The price of coffee continued its two-year slump today, with iPath Pure Beta Coffee ETN (CAFE) off almost 4 percent and iPath DJ-UBS Coffee Subindex Total Return SM Index ETN ($JO) down over 3.5 percent. The down day for coffee is part of a clear trend, with both ETFs having lost about 40 percent of their value over the last 12 months and about 70 percent from since April of 2011 when coffee prices peaked at $3 a pound, a 34-year high.
Some of this decline may be due to the continued rise in the use of the cheaper, easier-to-produce Robusta beans instead of the pricier, higher-quality Arabica beans across global markets. This year also saw large yields from Brazil, the world’s leading Arabica producer, who had a record year that helped to push prices to record lows.
"[There] is a lot of supply out there," said Mark Smucker, president of US retail coffee operations for The J.M. Smucker Company (SJM) , the company behind Folgers Coffee, in August. "And the forecast for the next crop is also large. So that is what I think is driving the arabica market from a fundamentals perspective."
Further decline in production in Vietnam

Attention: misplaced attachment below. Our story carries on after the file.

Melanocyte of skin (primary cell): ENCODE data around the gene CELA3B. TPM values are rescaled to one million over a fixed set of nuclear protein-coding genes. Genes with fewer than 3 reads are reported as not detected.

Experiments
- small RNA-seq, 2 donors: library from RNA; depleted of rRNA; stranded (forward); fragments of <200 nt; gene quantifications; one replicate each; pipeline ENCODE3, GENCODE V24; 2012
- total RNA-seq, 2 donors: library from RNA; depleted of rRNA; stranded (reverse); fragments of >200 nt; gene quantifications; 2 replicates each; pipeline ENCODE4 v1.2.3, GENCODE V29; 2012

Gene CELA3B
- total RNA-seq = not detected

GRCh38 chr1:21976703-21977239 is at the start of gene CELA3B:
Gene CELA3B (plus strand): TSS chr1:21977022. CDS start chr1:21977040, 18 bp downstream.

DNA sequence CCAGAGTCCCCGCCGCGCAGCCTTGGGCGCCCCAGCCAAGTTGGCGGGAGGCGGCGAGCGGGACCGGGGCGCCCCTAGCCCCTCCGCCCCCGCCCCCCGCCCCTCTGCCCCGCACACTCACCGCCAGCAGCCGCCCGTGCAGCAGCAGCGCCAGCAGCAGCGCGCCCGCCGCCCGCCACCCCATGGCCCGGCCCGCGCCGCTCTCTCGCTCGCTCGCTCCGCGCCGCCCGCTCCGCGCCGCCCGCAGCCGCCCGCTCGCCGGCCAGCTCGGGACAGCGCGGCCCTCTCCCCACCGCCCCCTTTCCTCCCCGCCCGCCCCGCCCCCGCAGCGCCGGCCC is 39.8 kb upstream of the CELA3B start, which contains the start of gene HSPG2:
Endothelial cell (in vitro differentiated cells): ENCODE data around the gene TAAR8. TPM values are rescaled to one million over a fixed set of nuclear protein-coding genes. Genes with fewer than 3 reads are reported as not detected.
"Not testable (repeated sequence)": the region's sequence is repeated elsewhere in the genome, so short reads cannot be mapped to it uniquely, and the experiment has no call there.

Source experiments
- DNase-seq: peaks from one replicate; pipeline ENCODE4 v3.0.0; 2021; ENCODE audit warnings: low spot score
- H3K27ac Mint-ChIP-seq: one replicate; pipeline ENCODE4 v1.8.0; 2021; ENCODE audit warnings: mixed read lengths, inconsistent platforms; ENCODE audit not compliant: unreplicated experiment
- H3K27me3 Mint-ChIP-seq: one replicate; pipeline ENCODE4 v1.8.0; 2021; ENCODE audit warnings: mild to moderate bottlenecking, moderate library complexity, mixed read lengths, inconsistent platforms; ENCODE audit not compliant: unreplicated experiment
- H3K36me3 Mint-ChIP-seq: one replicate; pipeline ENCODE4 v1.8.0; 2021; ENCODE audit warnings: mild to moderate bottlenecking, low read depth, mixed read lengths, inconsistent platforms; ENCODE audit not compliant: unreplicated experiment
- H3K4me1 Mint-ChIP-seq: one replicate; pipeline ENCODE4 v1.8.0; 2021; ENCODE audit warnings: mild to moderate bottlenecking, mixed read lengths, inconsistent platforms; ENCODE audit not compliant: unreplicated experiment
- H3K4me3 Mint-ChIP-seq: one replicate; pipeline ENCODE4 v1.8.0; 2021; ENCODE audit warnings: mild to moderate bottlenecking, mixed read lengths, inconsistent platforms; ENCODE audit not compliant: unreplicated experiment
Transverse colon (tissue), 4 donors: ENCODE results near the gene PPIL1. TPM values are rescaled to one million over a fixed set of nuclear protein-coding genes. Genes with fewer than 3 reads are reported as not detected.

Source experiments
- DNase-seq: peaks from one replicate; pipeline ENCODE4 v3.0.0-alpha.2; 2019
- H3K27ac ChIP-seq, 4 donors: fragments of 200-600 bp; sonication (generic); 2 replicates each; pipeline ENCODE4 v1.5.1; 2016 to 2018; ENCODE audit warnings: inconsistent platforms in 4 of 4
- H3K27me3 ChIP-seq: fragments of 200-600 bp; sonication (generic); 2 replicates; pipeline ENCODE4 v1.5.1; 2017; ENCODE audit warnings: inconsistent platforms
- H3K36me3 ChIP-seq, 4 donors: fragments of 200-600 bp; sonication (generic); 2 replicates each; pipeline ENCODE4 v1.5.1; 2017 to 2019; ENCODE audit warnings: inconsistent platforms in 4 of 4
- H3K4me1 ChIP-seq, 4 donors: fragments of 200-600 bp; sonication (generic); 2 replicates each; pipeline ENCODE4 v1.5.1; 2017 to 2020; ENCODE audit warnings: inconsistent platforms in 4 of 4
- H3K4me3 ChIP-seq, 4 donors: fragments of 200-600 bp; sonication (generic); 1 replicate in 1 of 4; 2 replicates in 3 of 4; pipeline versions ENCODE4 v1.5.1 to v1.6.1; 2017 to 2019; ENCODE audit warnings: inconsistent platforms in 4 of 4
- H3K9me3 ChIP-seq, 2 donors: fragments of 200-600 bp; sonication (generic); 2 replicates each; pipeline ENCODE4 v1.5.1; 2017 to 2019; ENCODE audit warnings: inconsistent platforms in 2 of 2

While Vietnam’s emergence as a major coffee producer has been a major driver of falling prices, recent news would indicate that this year’s crop has declined off of last year’s levels according to the country’s customs department. Vietnam, the world’s top producer of Robusta beans, reported that production in August was 83,700 tonnes (1.39 million), down 18.5 percent year over year. It also puts the country’s January-August production at 968,400 tonnes, a 23.7 percent decline.
Kenya bucks the trend
While global prices continue to fall, news out of Kenya today showed the price of their coffee is on the rise. Kenya remains a small grower, but their high-quality beans are highly prized for their quality and often blended with beans from other countries by roasters. Reports from the Nairobi Coffee Exchange (NCE) on Tuesday had the top price for benchmark AA coffee grade up to $372 for a 50-kg bag, up from $324 just last week.
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